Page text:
- The Washington Times - Wednesday, June 29, 2005


The House yesterday rejected a big proposed cut in Amtrak subsidies that would have led to major cutbacks in rail service.

By voice vote during debate on a spending bill funding Amtrak’s budget, the House approved an amendment by Steven C. LaTourette, Ohio Republican, to add $626 million for Amtrak, to bring its budget up to the current level of $1.2 billion.

The House Appropriations Committee had proposed spending $550 million for Amtrak and eliminating 18 routes, including every cross-country run, the Auto Train and all long-distance runs outside the Northeast Corridor. Those runs include the famed City of New Orleans between Chicago and New Orleans, the Southwest Chief from Chicago to Texas, the Empire Builder across the Northern Plains and the Sunset Limited from Florida to Los Angeles.

The administration contends that eliminating operating subsidies would leave the passenger rail system with stronger routes and entice subsidies from local governments.

Amtrak operates trains through almost every state, which gives it great support among lawmakers. These legislators cite similar government assistance for the airlines, many of which are losing money. The bill provides $134.9 billion in new spending authority, $7.2 billion more than current funding, with much of the increase for highway programs.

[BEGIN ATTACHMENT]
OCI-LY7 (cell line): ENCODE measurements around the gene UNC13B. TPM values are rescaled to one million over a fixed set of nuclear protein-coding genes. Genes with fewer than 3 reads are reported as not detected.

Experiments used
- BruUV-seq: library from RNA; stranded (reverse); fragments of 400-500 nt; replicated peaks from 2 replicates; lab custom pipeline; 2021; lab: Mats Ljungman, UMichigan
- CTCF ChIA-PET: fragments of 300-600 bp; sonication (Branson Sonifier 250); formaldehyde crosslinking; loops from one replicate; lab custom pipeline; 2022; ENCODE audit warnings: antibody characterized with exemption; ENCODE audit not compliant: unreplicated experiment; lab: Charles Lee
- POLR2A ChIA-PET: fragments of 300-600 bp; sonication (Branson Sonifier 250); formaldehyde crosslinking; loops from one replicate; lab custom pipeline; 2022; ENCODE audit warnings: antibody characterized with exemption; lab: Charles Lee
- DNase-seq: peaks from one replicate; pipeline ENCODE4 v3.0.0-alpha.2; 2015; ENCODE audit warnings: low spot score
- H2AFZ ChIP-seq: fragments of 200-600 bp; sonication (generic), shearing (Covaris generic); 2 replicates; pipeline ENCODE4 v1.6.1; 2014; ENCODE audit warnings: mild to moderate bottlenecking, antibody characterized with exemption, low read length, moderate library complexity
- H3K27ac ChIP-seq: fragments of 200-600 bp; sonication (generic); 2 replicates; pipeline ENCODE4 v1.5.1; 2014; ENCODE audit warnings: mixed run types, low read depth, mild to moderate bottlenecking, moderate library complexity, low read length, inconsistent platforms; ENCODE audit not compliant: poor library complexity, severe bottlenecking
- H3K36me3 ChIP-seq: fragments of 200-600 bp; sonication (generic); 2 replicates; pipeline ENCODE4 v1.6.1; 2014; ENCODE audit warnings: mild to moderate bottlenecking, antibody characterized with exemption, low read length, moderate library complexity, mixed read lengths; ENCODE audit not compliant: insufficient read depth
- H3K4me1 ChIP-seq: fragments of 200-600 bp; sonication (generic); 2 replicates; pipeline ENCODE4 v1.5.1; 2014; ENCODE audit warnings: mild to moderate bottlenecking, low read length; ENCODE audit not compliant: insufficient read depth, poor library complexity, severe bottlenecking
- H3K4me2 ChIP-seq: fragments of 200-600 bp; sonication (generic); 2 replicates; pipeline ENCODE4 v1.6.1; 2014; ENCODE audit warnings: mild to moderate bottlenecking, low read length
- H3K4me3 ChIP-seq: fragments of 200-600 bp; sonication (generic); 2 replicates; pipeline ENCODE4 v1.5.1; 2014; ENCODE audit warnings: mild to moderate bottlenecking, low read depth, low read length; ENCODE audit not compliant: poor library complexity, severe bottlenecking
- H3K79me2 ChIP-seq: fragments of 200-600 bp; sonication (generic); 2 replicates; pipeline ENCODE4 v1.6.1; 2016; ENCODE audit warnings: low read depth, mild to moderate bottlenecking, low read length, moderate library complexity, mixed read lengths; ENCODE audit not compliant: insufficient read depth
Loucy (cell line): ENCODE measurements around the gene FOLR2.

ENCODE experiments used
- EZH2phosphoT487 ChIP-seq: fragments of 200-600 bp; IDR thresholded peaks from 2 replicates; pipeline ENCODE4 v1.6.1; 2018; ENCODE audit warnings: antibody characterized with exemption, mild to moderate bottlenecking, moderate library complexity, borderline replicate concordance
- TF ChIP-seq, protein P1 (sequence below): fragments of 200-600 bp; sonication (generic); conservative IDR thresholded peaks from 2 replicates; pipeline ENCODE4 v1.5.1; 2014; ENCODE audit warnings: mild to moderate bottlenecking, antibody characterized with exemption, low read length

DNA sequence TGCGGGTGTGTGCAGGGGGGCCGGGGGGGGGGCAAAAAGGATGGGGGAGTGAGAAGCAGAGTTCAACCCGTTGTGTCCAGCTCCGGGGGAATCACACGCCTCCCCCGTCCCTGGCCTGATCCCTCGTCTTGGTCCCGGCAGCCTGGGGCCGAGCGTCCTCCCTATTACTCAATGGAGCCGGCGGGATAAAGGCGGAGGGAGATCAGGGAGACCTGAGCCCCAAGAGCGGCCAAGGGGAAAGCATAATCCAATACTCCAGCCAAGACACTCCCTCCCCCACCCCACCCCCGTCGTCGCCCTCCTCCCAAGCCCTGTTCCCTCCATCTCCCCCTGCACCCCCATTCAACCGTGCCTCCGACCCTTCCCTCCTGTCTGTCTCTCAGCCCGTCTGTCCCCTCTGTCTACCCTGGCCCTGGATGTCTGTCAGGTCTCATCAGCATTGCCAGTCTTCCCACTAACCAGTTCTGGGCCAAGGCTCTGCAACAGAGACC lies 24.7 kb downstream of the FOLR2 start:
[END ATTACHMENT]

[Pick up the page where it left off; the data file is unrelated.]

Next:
Amtrak supporters said that without the additional funding the railroad would have to shut down.

“To slash Amtrak’s operating budget and effectively strand millions of passengers is irresponsible,” Mr. LaTourette said. “The bill before us today … would force Amtrak to shut down all operations and declare bankruptcy.”

The additional money for Amtrak came from cuts elsewhere in the sprawling spending bill.

Floor manager Joe Knollenberg, Michigan Republican, said it is not possible to continue funding money-losing Amtrak routes. The Sunset Limited, for example, costs taxpayers more than $400 per passenger. Instead, reforms are needed to keep the system viable, he said.

“Amtrak needs to get back on track, and it does not need Congress to continue to throw money at its problems,” Mr. Knollenberg said. “Like an overly spoiled child, Amtrak needs discipline, boundaries and restraint.”

In his February budget, President Bush proposed eliminating Amtrak’s operating subsidy and setting aside $360 million to run trains along the Northeast Corridor, if the railroad were to cease operating.

The move came as the House opened debate on a spending bill for housing and transportation programs and Treasury Department agencies, including the IRS.

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